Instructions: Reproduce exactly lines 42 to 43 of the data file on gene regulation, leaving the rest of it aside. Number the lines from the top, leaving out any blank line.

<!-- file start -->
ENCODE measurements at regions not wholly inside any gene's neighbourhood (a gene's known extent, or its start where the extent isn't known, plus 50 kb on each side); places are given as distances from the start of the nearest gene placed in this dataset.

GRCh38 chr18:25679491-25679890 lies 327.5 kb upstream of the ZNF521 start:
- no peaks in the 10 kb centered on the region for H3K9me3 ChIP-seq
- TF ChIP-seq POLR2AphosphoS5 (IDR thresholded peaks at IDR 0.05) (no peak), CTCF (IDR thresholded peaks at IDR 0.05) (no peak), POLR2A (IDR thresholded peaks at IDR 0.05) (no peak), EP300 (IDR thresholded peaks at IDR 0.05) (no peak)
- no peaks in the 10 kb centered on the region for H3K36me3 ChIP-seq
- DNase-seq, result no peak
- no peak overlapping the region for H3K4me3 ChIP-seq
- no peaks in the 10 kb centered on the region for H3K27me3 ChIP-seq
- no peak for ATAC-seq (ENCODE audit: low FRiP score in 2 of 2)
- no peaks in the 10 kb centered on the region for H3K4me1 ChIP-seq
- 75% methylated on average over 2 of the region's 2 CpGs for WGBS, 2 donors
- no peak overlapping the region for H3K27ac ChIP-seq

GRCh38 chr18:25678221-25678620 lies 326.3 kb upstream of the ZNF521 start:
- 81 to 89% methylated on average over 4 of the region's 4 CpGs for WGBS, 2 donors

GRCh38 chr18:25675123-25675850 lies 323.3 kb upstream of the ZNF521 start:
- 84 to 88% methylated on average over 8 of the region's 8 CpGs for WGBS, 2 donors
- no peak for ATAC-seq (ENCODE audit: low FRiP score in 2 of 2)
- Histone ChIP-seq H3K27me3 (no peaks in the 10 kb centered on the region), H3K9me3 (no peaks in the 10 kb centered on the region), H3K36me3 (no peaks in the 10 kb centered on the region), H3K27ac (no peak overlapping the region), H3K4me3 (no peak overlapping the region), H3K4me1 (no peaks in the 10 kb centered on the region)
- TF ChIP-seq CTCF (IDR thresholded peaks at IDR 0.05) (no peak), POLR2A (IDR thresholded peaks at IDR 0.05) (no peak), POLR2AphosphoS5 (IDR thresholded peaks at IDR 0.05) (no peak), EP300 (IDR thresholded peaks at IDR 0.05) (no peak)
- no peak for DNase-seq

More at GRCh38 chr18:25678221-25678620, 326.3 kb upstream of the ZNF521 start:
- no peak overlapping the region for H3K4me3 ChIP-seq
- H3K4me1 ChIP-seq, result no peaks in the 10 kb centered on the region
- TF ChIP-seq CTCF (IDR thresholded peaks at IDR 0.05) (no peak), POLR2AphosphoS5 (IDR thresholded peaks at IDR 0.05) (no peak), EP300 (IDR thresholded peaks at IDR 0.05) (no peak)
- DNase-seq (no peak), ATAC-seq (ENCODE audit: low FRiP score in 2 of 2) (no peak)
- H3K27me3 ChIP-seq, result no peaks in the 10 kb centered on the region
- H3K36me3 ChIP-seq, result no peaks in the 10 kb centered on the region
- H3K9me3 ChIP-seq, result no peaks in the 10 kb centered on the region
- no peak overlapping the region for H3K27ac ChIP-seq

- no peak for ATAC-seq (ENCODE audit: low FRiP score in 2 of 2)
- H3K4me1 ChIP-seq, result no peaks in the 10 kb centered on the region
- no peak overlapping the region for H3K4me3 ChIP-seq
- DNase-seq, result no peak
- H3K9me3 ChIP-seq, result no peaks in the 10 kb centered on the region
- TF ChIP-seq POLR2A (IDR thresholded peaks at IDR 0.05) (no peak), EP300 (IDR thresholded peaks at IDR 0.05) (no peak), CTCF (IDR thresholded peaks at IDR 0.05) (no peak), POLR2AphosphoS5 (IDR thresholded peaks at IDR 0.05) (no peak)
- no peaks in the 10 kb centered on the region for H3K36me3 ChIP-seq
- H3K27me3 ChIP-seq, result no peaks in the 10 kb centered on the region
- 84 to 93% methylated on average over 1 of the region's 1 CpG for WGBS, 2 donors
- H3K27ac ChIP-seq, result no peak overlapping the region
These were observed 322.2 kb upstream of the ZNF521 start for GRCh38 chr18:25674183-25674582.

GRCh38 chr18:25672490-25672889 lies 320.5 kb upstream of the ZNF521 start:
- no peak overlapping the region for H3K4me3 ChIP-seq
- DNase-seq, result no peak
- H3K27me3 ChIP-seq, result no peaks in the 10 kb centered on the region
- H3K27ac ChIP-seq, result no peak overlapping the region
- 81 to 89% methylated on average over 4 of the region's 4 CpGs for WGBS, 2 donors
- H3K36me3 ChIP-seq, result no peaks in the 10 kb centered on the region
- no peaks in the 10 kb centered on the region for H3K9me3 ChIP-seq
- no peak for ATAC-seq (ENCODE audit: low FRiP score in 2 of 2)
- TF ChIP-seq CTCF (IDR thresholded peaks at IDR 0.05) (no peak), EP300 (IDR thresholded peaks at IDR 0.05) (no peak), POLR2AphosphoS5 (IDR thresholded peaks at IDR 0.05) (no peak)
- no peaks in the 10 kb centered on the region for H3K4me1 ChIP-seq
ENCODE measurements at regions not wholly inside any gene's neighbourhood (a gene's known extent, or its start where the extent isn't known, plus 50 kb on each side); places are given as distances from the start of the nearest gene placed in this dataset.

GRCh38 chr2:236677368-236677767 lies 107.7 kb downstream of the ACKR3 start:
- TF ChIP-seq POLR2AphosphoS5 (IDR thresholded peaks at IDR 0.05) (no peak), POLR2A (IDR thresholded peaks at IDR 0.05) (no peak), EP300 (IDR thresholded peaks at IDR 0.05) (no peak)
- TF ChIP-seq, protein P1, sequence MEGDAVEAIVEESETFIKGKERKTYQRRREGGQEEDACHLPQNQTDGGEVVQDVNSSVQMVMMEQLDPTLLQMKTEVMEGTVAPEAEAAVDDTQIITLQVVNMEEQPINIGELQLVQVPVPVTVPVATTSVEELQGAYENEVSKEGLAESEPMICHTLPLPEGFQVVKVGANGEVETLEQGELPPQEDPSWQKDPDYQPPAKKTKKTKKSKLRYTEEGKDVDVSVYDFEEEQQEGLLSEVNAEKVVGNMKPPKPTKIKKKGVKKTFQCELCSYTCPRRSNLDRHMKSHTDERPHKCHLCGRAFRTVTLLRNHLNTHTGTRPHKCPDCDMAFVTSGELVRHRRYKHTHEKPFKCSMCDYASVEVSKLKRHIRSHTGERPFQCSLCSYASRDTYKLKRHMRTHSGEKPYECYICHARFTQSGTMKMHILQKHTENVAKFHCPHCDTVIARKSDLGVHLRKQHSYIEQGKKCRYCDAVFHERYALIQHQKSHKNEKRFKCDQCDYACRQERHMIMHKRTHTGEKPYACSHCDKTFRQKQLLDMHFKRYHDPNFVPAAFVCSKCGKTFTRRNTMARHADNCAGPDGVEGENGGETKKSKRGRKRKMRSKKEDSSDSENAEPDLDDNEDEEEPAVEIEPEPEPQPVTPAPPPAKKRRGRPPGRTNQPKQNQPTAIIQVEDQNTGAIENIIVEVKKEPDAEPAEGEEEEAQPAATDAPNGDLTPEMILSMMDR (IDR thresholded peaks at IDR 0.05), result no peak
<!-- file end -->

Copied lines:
- no peak overlapping the region for H3K4me3 ChIP-seq
- DNase-seq, result no peak